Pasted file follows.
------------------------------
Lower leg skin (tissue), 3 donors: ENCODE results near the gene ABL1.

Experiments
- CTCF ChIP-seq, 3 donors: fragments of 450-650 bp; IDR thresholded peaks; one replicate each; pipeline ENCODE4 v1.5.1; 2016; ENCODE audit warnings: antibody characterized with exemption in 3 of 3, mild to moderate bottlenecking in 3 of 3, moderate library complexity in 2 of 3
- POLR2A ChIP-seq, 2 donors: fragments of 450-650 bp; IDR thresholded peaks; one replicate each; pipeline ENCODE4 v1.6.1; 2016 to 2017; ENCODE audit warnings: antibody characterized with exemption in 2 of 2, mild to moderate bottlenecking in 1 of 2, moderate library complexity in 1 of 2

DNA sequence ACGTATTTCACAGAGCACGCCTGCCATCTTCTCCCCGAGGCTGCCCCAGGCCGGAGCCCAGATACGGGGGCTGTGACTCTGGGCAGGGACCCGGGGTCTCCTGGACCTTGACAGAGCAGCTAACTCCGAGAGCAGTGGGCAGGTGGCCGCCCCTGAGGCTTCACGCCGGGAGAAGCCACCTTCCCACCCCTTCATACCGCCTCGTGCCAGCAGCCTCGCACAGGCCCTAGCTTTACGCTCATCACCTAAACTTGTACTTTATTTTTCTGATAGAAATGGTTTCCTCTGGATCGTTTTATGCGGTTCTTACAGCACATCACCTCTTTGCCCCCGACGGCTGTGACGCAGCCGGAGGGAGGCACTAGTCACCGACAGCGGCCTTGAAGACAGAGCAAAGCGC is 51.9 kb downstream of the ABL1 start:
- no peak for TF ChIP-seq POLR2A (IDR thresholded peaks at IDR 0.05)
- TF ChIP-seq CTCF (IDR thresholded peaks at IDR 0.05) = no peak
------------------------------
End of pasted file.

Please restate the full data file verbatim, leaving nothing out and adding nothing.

Lower leg skin (tissue), 3 donors: ENCODE results near the gene ABL1.

Experiments
- CTCF ChIP-seq, 3 donors: fragments of 450-650 bp; IDR thresholded peaks; one replicate each; pipeline ENCODE4 v1.5.1; 2016; ENCODE audit warnings: antibody characterized with exemption in 3 of 3, mild to moderate bottlenecking in 3 of 3, moderate library complexity in 2 of 3
- POLR2A ChIP-seq, 2 donors: fragments of 450-650 bp; IDR thresholded peaks; one replicate each; pipeline ENCODE4 v1.6.1; 2016 to 2017; ENCODE audit warnings: antibody characterized with exemption in 2 of 2, mild to moderate bottlenecking in 1 of 2, moderate library complexity in 1 of 2

DNA sequence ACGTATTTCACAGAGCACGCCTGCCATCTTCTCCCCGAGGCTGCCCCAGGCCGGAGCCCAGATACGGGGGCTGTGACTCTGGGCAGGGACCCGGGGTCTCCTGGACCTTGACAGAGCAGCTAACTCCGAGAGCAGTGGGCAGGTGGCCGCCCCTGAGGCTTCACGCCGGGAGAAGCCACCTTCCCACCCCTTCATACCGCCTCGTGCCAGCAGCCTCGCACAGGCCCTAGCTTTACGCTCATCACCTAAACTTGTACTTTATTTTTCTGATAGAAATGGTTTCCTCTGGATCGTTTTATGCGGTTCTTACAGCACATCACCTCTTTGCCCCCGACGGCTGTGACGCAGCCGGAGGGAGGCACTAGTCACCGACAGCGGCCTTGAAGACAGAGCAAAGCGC is 51.9 kb downstream of the ABL1 start:
- no peak for TF ChIP-seq POLR2A (IDR thresholded peaks at IDR 0.05)
- TF ChIP-seq CTCF (IDR thresholded peaks at IDR 0.05) = no peak